Gender Identities in a Globalized World
Barcelona, Spain | October 12-14, 2006Meeting Summary:
A salient feature of modern social structure is the massive de-institutionalization of behavior, with the result that the entire weight of defining one’s identity rests on the shoulders of each individual. Likewise, a salient feature of globalization is the availability of elements from all cultures to every individual.
We could therefore say that, from a structural point of view, the modern individual is confronted with the titanic task of defining his or her personal identity through the development of a more or less original lifestyle. This is also the case as we consider the processes leading to the definition of gender identity.
In fact, the definition of gender identity is actually one of the instances in which we can best recognize the ambivalence of the process of individualization. On the one hand, to the extent that traditional characterizations of gender have been de-institutionalized, contemporary individuals enjoy more flexibility to develop individual ways of realizing gender identity. At the same time, however, it seems as if the traditional references once available in the social sphere are now being replaced by references provided by the media.
At the individual level, we find that neither social structure nor media-culture has the last word in matters of defining one’s identity. After all, human beings are not merely the result of the intersection of social structures; they have minds and bodies of their own. Furthermore, they develop a variety of relationships whose impact on the definition of their identity does not simply derive either from social structure or media-culture.
This experts meeting explored the possibilities and risks involved in the de-institutionalization of gender.
· In what sense have modernization and globalization affected the redefinition of modern identity and the proliferation of different lifestyles?
· How have these processes influenced the de-institutionalization of gender?
· How can we best describe and evaluate the consequences of this de-institutionalization?
· What alternative ways have people found to develop and reinforce their gender identity?
· What is the role of the body and of social interaction in the definition of gender identity?
· What is the role of family and school in the definition of gender identity of children and young people?
· What is the role of the media? How can we measure the influence of media-culture in this regard?
- University of Adelaide
Re-thinking Hegemonic Masculinity in a Globalizing World
Carol Gould -
George Mason University
Women's Human Rights in a Culturally Diverse World
- City University of New York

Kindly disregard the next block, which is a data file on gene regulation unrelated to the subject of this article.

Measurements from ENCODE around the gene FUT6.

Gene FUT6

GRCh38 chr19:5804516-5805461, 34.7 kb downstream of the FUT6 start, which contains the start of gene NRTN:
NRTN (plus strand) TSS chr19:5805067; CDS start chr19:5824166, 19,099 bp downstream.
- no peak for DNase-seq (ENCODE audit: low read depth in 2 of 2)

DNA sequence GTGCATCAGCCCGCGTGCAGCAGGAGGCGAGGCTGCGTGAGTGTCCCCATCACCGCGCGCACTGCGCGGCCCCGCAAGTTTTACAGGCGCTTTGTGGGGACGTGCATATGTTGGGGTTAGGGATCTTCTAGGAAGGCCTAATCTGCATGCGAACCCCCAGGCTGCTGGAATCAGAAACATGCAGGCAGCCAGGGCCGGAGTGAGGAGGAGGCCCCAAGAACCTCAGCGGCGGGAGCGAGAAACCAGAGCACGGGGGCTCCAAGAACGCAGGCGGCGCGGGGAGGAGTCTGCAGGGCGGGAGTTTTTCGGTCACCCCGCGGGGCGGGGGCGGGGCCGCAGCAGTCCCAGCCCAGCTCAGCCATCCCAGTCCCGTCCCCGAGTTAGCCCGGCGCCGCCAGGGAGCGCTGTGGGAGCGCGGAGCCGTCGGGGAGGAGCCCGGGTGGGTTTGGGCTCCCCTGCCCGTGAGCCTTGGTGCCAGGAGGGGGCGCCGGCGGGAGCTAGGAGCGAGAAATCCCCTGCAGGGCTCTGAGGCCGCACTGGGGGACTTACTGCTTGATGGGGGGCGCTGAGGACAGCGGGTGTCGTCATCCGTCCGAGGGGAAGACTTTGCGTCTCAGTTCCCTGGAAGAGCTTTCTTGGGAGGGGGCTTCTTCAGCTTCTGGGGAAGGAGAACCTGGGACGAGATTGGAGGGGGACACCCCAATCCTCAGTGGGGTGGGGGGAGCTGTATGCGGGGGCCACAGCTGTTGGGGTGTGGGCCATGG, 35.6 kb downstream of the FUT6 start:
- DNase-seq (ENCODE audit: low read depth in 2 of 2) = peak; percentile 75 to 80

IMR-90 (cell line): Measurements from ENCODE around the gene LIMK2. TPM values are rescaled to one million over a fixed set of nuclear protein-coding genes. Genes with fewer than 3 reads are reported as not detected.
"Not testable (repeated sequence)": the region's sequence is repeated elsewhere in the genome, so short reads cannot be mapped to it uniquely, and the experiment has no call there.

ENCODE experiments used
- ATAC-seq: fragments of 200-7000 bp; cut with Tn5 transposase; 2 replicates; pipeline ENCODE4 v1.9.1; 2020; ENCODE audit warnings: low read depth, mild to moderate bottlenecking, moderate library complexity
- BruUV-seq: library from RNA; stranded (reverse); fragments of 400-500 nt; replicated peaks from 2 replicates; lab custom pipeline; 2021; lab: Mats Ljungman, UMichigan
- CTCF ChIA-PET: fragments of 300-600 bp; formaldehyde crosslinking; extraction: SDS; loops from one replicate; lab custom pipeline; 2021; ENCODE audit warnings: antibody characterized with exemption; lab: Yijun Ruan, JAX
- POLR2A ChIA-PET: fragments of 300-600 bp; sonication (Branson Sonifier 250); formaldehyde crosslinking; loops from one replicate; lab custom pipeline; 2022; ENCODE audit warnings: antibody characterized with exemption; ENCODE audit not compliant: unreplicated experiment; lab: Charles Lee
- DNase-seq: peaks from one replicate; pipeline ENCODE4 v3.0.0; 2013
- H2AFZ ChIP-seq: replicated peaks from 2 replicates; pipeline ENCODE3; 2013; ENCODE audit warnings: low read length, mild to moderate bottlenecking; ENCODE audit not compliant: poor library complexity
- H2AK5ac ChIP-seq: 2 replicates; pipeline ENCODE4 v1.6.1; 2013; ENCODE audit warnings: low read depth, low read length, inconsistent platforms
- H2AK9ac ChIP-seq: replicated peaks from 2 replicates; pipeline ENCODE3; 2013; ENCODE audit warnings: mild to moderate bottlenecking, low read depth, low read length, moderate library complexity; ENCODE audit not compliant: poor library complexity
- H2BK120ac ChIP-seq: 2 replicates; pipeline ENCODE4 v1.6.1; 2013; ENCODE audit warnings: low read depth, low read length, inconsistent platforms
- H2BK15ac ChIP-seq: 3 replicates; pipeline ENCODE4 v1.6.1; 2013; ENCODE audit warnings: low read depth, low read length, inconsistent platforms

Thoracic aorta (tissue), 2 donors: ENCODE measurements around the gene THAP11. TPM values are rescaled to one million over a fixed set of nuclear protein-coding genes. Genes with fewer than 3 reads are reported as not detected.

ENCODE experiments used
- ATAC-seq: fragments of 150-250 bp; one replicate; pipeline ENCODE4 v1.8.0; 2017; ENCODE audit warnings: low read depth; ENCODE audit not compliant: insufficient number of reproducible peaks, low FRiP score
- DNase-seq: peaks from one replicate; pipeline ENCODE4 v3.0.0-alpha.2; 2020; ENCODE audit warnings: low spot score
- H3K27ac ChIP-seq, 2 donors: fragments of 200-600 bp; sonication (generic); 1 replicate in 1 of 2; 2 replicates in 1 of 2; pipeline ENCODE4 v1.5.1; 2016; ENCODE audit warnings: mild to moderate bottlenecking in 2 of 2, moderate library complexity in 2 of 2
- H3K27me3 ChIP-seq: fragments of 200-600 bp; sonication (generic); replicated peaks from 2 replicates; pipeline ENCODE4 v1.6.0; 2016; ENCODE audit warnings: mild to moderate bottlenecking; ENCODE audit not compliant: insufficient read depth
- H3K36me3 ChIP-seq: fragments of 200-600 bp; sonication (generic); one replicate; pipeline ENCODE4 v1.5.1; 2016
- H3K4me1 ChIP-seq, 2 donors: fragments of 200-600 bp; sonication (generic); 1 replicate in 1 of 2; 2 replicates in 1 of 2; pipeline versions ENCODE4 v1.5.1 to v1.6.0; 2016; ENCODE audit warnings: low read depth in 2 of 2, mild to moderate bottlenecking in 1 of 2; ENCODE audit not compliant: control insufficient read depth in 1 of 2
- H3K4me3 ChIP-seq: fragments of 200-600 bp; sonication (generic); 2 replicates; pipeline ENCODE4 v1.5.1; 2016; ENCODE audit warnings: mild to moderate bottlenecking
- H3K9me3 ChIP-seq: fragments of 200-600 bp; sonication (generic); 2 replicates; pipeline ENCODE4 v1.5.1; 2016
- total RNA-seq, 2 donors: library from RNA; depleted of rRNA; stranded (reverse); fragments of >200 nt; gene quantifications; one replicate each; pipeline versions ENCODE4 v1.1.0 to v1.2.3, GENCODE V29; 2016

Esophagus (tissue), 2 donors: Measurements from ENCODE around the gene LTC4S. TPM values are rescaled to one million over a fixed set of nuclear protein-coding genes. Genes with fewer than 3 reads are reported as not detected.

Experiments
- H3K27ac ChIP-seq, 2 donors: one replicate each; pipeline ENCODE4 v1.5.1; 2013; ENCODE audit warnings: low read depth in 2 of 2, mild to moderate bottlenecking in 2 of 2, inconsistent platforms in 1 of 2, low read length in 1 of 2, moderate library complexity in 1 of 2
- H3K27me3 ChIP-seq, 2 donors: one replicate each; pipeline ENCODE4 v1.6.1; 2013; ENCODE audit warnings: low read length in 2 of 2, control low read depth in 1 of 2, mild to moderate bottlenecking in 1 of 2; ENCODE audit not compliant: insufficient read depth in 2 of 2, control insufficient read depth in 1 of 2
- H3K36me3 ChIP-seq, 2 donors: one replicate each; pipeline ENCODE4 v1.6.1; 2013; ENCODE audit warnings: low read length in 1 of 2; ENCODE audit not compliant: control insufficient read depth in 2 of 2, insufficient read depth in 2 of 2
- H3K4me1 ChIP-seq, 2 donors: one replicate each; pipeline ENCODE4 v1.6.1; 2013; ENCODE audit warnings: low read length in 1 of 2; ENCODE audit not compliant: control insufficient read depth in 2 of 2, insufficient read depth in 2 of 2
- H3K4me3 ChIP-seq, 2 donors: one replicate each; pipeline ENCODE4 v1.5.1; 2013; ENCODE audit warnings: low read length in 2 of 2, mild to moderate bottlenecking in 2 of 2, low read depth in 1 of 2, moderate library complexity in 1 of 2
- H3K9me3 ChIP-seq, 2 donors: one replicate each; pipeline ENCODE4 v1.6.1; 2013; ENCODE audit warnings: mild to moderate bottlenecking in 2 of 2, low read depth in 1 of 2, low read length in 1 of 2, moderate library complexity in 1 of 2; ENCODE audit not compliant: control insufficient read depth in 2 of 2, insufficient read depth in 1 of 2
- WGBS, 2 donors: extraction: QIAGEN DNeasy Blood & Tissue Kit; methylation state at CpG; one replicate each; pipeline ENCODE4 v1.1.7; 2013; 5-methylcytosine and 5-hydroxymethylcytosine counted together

Gender Identity and the Ethics of Care
Michael Kimmel -
State University of New York, Stony Brook
Masculinities and Globalization
Emanuela Mora -
Università Cattolica del Sacro Cuore
Fashion and Masculine Identities in Globalized Italy
Lucia Ruggerone -
Università della Valle d’AostaBodies Between Genders: In Search of New Forms of Identity
Victor J. Seidler
- Goldsmiths, University of London
Transforming Masculinities in a Globalized World
Shelley Wilcox -
San Francisco State University
Who Pays for Cosmopolitan Gender Identities?
- Princeton UniversityPersonal Identity: A Revised Aristotelian Approach
Ann M. Brach -
National Academy of Sciences
Colin Campbell –
University of York
Allan Carlson -
The Howard Center for Family, Religion & Society
Paloma Durán -
Universidad Complutense de MadridMarianne Law -
Department for Trade and Industry, UK Government
Alejandro Nestor Garcia -
University of Navarra
Nira Yuval-Davis -
University of East London
Moderator:Ana Marta González
- University of Navarra
Prometheus books published the presentations in one volume. This is what the publisher has to say about Gender Identities in a Globalized World
- This cross-disciplinary collection of essays focuses on gender from multiple perspectives, touching on a variety of aspects that range from specific tendencies, such as fashion, to general trends connected to globalization, human dignity, and world migration. The main themes include human rights, political economy, cultural diversity, democracy, immigration, dignity, care, and shifts in hegemonic male models of societies.
The volume differs from others published on gender as it focuses on the impact of globalization on gender identities, and examines the potential for global masculinities and feminisms, as well as the implications that these might have on the local level. The multidisciplinary approach allows for analysis of the topic from several different points of view and methodologies.
The pioneering studies in this unique volume will be of great interest to sociologists, feminists, philosophers, and scholars and students of gender identity and globalization trends.
Buy the book from Prometheus